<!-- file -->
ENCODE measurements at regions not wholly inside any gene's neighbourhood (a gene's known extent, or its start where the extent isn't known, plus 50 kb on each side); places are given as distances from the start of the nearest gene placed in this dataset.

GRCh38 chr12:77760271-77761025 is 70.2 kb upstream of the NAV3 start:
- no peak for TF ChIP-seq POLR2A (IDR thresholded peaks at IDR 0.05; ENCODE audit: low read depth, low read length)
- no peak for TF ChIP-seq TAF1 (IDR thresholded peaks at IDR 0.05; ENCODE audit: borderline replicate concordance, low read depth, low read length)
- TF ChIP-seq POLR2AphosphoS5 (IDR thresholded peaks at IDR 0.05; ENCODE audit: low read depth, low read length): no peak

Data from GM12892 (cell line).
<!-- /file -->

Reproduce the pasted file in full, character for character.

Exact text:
ENCODE measurements at regions not wholly inside any gene's neighbourhood (a gene's known extent, or its start where the extent isn't known, plus 50 kb on each side); places are given as distances from the start of the nearest gene placed in this dataset.

GRCh38 chr12:77760271-77761025 is 70.2 kb upstream of the NAV3 start:
- no peak for TF ChIP-seq POLR2A (IDR thresholded peaks at IDR 0.05; ENCODE audit: low read depth, low read length)
- no peak for TF ChIP-seq TAF1 (IDR thresholded peaks at IDR 0.05; ENCODE audit: borderline replicate concordance, low read depth, low read length)
- TF ChIP-seq POLR2AphosphoS5 (IDR thresholded peaks at IDR 0.05; ENCODE audit: low read depth, low read length): no peak

Data from GM12892 (cell line).